Sunday, May 16, 2010

It's your job

My brain is slowly kicking back into life after weeks spent marking coursework. This enforced, unpaid slavery to the exam boards has left me resentful and rebellious. It has also caused me to question my role as a teacher. These thought processes have been fed, as usual, by my twitter PLN. At the risk of sounding like an e-stalker Steve Wheeler has once again put in words what I'm struggling to express. In his post A Digital Heretic he uses the metaphor that I find myself using all the time - the little boy in the emperor's new clothes story. Time after time I find myself spluttering at the blatantly obvious stupidity or mind numbing lack of understanding. Maybe it's coming into education in my 40s after a career in banking ( I know - hang my head in shame ) but I am repeatedly gob smacked at how things are done in schools. The disorganisation, the chaos and the lack of planning and forward thinking leave me stunned. Wouldn't last five minutes in industry is another of my ( annoying ) catchphrases. Not keeping my gob shut is no doubt going to cost me dear in the career progression stakes.

And yet, and yet. Before this starts to sound like a slagging off teaching post I have to add that this job makes me think more than any other job ever has and despite the workload gives me more job satisfaction than I ever thought possible. Daily I'm challenged about not only what I do but also why and how I do it. 

In my last post I discussed my concerns about how ICT as a discrete subject is developing. In response Nick Jackson sent me a link to his blog. I need to think further about this post but one phrase that jumped out at me immediately was 'a living contradiction'. I am a firm believer in using ICT to innovate, engage and support higher order thinking skills. And yet as soon as I get a KS4 class in front of me I forget all my principals and instincts and turn into a grade processing factory. And I'm very good at it. I consistently get significant value added scores with the vast majority of my students exceeding their TMGs. I can also console myself with the fact that my online resources allow personalised learning with students working independently at their own pace and achieving to their full potential. I pride myself on the fact that no student leaves my course without a qualification - whatever it takes. Trouble is I can't get the following quote from Peter Druker out of my head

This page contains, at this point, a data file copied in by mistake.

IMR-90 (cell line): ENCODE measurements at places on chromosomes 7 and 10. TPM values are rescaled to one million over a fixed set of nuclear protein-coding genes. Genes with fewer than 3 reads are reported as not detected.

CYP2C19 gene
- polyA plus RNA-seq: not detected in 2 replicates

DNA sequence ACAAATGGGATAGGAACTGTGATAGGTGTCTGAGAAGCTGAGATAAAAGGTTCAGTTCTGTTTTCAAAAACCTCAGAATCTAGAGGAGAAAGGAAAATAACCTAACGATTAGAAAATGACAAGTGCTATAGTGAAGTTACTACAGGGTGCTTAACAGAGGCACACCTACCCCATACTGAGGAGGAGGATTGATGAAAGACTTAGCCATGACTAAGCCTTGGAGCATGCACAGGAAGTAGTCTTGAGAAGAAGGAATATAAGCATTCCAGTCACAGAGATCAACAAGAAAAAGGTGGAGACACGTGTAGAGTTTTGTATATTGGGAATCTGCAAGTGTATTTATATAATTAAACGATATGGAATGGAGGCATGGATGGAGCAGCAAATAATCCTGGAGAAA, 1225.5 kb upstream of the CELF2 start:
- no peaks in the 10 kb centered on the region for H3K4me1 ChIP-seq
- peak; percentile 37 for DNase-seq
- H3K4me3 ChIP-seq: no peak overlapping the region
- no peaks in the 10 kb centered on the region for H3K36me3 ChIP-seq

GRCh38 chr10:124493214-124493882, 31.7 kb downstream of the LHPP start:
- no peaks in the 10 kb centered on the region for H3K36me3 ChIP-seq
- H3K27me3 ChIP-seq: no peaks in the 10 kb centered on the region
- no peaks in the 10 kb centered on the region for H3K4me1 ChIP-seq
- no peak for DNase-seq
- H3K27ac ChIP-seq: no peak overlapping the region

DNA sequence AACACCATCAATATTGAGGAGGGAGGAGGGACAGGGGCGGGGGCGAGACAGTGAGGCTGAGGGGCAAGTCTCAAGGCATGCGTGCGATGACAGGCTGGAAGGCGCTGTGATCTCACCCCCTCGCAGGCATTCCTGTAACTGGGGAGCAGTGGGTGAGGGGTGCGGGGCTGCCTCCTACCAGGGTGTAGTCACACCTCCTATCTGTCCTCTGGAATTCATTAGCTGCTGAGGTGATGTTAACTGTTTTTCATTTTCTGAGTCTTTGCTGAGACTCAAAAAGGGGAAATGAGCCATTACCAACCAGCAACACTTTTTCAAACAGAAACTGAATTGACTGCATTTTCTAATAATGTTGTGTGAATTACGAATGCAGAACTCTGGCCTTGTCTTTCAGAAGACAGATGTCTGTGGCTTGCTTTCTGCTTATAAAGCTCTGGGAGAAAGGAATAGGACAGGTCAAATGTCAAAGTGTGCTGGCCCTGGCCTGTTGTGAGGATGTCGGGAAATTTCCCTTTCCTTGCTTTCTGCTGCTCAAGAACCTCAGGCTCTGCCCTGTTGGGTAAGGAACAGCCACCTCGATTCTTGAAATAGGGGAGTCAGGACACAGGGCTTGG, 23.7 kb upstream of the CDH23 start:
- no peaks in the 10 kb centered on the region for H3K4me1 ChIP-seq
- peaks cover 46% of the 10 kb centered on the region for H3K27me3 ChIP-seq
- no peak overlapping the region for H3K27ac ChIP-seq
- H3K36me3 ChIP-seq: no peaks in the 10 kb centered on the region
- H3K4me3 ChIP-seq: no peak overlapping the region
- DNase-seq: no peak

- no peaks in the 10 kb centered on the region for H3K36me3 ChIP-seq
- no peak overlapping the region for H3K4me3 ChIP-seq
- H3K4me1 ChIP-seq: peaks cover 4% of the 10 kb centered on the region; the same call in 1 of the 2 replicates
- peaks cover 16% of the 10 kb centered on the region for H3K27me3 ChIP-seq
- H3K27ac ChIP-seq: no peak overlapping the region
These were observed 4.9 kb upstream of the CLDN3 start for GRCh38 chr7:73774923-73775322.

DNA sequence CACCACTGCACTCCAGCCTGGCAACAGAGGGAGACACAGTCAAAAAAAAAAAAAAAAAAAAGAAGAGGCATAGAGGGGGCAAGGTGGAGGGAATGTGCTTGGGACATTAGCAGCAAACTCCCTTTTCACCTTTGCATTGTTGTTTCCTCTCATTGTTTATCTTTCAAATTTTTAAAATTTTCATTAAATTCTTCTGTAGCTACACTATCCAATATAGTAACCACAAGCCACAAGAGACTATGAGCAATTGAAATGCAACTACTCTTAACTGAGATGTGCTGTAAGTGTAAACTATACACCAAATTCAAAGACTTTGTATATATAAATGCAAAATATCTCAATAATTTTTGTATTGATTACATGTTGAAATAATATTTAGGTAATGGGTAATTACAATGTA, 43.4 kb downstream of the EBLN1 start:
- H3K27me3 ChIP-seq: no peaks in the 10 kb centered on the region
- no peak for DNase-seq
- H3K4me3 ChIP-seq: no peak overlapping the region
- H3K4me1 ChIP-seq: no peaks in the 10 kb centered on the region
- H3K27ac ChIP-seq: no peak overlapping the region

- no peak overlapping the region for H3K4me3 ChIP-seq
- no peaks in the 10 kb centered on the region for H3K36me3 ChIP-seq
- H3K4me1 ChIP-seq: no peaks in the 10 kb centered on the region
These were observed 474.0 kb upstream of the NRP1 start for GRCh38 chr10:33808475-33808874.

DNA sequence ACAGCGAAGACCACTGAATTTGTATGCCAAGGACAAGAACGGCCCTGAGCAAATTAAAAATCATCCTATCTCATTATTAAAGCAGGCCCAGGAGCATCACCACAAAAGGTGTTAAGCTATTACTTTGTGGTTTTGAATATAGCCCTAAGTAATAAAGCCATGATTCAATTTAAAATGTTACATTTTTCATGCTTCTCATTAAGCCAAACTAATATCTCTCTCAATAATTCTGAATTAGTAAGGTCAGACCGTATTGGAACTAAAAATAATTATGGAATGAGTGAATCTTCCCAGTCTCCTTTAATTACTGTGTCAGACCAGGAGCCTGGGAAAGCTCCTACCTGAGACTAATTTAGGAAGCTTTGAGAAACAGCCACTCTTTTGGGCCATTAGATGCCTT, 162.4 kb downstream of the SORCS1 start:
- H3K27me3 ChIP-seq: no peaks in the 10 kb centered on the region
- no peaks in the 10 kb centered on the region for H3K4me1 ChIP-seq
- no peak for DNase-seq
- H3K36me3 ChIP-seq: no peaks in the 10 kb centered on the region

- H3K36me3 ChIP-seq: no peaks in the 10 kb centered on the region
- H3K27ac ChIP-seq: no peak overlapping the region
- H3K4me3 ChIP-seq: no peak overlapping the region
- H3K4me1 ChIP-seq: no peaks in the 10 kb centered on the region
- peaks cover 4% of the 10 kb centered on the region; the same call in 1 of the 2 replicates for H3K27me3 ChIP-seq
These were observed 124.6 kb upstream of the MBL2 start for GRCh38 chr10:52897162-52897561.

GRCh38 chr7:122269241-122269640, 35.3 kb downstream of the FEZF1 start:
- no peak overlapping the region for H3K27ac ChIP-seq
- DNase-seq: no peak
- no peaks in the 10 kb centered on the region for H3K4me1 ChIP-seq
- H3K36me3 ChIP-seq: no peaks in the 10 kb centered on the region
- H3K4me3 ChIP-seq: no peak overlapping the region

There is nothing so useless as doing efficiently that which should not be done at all.

How much are my students actually learning as I process them through the coursework? Have I inspired them or got them to think or helped them to acquire transferable skills? This is not to belittle their achievement or the importance of the qualifications they gain. Just shouldn't there be more to education than this? And why do I leave my principals at the door as soon as the students leave KS3?

And so to the video which gives rise to this post:-

I came across the video a few months ago and it's left me in a quandary ever since. I've considered using it as a starter for CPD sessions but think it may scare and /or put the backs up of less ICT confident teachers.  But what about me? I can be smug in that I use the internet, I've got a Facebook account ( at least for the time being ) and I use Twitter on a daily basis. I'm not scared of technology. But am I preparing my students for the world they are going to live in? Because that's my job.

No comments:

Post a Comment